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Page last updated at 11:28 GMT, Friday, 20 March 2009

Bright future looms for TV screens

How about hosting a video conference on your sleeve? This is just one potential use for organic light-emitting diodes (OLED) in the future.

Television images in the future will look brighter and crisper than ever, but cost may put them beyond the reach of most people.

It is likely that those future TVs will be ultra-thin devices, 3mm thick, that use organic light-emitting diodes (OLED) to produce sharp images based on red, green and blue pixels.

OLED TVs are also more energy efficient than LCD panels because they do not need a backlight to boost brightness.

Kodak OLED photo frame
OLED could one day be used for clothing and images on windows

Instead, each pixel on this type of screen is made from an organic material that emits its own light.

David Fyfe, the boss of Cambridge Display Technology, explained that OLED screens are "different" from other display technologies.

"The first thing you notice is that if you move out to the side, or you move above it or below it, you will see the same image at the same brightness as you would if you were facing it straight on," he said.

By contrast, LCD flat-panels often have a very narrow viewing range.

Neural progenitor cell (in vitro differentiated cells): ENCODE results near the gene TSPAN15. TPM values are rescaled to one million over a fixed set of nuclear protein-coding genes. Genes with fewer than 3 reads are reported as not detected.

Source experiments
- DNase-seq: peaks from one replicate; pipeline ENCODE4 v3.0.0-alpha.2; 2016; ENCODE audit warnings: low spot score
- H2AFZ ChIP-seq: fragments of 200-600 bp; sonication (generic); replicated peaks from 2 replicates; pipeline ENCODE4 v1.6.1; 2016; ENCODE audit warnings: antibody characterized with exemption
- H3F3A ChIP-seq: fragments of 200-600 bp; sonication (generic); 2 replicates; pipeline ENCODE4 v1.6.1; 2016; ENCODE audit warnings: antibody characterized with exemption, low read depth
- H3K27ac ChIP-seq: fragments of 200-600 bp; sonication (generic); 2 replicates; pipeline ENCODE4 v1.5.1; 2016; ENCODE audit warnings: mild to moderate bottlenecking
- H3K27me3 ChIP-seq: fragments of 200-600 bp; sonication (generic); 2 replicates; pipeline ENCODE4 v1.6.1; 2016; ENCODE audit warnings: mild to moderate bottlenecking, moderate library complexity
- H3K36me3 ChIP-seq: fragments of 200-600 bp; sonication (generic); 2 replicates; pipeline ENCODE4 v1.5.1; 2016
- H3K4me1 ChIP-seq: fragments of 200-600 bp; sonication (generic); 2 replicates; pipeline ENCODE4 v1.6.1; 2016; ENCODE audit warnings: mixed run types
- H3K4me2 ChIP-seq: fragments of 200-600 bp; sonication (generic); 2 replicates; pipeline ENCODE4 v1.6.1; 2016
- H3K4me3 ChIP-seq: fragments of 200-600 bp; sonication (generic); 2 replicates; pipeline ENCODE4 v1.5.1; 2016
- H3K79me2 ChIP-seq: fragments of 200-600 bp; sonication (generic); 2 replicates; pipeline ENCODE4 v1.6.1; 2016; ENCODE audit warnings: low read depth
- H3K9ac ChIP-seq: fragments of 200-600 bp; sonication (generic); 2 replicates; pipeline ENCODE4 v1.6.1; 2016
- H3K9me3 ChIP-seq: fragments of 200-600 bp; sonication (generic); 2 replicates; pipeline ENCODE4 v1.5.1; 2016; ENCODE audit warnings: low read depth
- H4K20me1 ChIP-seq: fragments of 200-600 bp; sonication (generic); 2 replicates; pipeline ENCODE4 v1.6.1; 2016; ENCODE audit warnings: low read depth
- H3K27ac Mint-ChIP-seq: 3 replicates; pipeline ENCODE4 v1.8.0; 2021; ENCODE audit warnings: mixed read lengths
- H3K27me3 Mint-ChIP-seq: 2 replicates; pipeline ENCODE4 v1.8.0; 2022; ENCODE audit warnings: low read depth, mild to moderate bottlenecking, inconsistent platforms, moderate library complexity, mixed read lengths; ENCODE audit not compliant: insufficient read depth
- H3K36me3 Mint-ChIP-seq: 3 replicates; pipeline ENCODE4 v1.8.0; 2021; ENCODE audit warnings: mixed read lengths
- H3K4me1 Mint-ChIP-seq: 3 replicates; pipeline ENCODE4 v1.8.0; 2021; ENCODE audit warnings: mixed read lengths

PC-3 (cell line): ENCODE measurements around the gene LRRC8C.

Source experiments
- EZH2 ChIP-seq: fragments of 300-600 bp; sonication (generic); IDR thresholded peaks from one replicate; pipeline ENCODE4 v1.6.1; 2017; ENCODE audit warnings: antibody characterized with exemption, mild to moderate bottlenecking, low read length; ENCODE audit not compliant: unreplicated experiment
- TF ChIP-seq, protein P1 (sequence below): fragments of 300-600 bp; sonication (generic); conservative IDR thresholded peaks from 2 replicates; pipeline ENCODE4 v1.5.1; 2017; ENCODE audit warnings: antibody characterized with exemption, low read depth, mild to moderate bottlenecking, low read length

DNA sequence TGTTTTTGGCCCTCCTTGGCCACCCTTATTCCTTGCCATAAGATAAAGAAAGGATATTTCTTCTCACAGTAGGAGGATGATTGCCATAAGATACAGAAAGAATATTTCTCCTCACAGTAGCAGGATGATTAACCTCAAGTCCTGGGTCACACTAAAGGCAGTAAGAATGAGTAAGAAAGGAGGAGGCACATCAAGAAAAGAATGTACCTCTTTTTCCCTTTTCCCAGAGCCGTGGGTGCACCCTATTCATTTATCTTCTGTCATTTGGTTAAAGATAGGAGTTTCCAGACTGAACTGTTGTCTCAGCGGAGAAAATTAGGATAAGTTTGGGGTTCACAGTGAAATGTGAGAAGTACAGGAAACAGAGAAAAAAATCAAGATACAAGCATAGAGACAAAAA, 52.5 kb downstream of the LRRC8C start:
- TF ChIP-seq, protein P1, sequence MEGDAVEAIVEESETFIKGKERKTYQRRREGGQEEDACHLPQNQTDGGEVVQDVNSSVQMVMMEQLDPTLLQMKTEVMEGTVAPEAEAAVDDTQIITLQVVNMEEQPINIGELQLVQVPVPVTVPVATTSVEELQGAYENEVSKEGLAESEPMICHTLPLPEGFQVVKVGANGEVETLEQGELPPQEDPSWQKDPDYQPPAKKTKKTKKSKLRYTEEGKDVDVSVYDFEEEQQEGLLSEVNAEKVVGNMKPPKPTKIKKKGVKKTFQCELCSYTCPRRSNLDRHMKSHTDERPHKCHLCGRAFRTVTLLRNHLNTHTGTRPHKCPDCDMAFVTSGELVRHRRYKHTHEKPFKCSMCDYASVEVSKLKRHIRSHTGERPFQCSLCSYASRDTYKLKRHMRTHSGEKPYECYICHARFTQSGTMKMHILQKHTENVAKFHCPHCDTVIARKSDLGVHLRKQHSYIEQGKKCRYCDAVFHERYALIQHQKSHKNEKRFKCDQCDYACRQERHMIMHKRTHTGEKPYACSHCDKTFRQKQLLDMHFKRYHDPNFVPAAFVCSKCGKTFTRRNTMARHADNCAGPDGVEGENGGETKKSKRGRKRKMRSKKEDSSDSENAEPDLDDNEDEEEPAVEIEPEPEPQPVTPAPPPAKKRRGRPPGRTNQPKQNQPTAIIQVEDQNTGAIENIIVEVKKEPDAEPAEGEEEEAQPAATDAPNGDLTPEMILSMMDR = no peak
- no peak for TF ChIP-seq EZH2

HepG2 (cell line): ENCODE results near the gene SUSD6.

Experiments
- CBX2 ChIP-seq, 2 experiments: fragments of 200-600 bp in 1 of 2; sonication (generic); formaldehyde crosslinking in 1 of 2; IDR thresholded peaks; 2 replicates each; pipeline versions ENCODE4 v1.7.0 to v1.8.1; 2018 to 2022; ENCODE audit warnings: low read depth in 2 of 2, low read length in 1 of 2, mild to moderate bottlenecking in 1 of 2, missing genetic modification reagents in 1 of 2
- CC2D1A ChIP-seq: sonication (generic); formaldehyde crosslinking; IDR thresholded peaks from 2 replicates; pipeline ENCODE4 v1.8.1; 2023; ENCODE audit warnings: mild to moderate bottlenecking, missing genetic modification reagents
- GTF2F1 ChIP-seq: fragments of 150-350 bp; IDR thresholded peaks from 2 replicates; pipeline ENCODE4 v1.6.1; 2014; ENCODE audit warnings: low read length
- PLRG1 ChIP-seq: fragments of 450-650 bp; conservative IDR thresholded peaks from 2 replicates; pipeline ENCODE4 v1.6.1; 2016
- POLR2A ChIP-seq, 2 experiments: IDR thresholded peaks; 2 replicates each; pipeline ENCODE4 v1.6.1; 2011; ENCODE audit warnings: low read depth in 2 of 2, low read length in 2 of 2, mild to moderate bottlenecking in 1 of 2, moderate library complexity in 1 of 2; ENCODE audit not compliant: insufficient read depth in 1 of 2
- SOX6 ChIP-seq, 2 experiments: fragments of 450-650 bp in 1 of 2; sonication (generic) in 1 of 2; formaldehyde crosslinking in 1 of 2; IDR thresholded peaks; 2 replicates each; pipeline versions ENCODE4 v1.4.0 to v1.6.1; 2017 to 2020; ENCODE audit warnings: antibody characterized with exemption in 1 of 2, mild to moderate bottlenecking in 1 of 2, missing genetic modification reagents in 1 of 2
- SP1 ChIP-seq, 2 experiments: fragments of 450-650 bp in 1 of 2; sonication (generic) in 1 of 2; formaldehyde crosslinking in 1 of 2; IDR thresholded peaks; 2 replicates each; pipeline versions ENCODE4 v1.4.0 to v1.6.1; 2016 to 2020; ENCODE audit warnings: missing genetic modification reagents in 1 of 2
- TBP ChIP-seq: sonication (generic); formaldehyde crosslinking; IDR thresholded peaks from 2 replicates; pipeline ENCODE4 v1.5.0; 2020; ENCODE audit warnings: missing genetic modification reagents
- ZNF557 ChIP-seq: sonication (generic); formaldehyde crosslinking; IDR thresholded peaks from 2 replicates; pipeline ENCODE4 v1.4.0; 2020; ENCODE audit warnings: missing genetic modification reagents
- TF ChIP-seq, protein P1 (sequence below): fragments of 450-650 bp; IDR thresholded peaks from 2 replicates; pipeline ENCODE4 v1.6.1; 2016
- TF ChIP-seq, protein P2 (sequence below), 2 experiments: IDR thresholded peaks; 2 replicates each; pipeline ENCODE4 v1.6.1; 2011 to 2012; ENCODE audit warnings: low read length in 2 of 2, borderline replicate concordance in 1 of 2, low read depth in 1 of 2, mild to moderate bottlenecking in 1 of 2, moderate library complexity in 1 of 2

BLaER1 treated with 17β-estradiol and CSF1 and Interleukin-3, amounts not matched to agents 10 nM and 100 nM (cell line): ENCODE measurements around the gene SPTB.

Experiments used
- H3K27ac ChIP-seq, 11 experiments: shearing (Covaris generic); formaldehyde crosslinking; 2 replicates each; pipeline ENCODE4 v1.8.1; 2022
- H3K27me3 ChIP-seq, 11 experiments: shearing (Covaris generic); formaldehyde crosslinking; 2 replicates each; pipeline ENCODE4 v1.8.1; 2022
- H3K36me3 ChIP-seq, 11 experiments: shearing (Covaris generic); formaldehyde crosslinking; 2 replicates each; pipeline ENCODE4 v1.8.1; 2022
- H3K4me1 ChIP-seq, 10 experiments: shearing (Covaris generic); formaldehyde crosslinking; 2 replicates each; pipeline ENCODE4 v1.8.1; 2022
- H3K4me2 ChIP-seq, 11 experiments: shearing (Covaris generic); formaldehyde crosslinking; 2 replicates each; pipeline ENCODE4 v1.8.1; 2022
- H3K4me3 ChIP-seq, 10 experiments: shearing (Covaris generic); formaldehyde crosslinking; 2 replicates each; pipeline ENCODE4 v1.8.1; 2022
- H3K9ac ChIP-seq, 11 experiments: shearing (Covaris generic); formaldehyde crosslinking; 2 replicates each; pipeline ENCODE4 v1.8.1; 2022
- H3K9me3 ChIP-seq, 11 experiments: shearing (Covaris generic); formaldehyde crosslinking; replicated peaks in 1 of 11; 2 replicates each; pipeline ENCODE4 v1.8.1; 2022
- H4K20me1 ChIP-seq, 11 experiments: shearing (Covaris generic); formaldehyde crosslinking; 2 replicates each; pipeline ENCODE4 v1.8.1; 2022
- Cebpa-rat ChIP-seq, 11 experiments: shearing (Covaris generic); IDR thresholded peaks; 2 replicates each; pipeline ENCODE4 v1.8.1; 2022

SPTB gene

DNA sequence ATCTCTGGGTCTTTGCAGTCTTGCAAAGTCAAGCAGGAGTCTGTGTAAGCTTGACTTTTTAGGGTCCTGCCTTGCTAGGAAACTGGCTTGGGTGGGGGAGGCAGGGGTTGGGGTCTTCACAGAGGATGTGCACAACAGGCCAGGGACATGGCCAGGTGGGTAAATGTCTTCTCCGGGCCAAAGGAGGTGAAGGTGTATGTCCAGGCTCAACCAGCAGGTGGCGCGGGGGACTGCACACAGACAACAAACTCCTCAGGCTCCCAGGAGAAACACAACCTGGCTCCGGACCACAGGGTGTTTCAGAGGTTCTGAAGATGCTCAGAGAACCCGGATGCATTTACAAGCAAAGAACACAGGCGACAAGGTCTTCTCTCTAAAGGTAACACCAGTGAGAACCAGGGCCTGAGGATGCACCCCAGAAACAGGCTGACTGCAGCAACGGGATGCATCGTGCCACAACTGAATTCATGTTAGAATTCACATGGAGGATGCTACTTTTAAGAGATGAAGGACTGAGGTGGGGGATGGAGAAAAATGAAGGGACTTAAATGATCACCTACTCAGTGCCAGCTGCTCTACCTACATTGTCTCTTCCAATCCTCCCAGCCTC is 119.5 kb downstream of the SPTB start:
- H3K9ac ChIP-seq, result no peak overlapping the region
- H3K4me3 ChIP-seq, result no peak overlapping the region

'Mass consumer'

Organic displays are being developed further by Kodak which invented the first basic OLED device in the 1970s.

The company already makes a wireless OLED photo frame with a hefty £690 ($1,000) price tag.

Patrick Cowan, from Kodak, acknowledged this product is "not necessarily in the reach of the mass consumer".

He added that wider adoption of this evolving technology will eventually place it within the affordability of "the general consumer".

OLED screens are starting to turn up in select mobile phones and MP3 players.

Sony's newest Walkman (the NWZ-X1050B and NWZ-X1060B) has a 3in (7.6cm) OLED screen which could potentially make it a threat to iPod Touch.

Stuart Silloway from Samsung America
Stuart Silloway said OLED displays look "bright even in direct sunlight"

Plus, OQO's latest handheld computer features a 5in (12.7cm) OLED screen.

"It has a fantastic contrast ratio - the blacks are very much blacker than you would see and it comes out as a brilliant display," said John Wilson, a spokesman for OQO.

Scale up

While Stuart Silloway from Samsung America noted that displays look "bright even in direct sunlight" as another advantage of this tech.

"When you are outside shooting with a digital stills camera, one of the challenges is that the sunlight tends to wash out the display.

With OLED, he said, "you can see that what you are shooting looks natural".

The world's first commercial OLED TV launched at the end of last year. The Sony XEL-1 has a screen 11in (28cm) across and in the UK costs in excess of £3000.

Now manufacturers have said they intend to scale up to panels between 14 and 21in (35-53cm) by the end of 2009.

But this in itself will increase the challenge of turning OLED displays into an affordable reality.

This report will be broadcast in this week's edition of Click on Saturday 21 March at 1130 GMT on the BBC News Channel.




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